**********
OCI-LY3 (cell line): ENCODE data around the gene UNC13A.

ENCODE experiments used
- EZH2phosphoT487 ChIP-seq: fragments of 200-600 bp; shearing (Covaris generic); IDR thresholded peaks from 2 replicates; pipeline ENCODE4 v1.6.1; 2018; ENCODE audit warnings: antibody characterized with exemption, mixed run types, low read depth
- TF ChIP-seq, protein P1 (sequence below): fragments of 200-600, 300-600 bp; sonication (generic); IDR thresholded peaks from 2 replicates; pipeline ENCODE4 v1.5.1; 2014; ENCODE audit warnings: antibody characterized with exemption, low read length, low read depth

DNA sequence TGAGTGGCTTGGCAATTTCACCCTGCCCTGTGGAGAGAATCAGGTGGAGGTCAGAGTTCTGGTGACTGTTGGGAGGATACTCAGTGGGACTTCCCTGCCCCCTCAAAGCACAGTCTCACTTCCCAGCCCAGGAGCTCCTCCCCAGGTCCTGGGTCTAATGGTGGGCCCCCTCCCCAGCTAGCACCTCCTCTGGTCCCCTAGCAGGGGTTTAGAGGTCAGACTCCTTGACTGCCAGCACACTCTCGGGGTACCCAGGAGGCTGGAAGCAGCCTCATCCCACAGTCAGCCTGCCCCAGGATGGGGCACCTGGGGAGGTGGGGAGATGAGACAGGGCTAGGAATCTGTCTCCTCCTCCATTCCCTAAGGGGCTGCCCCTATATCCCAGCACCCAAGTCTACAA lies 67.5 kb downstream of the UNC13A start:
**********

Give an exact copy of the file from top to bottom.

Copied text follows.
OCI-LY3 (cell line): ENCODE data around the gene UNC13A.

ENCODE experiments used
- EZH2phosphoT487 ChIP-seq: fragments of 200-600 bp; shearing (Covaris generic); IDR thresholded peaks from 2 replicates; pipeline ENCODE4 v1.6.1; 2018; ENCODE audit warnings: antibody characterized with exemption, mixed run types, low read depth
- TF ChIP-seq, protein P1 (sequence below): fragments of 200-600, 300-600 bp; sonication (generic); IDR thresholded peaks from 2 replicates; pipeline ENCODE4 v1.5.1; 2014; ENCODE audit warnings: antibody characterized with exemption, low read length, low read depth

DNA sequence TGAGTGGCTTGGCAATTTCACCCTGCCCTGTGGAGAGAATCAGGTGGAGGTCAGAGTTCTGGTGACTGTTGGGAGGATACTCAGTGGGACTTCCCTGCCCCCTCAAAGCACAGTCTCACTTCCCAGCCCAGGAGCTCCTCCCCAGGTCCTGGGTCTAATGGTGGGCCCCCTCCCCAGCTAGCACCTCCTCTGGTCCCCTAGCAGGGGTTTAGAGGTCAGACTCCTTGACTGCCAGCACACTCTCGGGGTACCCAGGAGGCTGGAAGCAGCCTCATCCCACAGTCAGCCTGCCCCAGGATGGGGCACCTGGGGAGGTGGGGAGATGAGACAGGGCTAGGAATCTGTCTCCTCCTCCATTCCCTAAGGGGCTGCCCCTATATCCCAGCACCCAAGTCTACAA lies 67.5 kb downstream of the UNC13A start: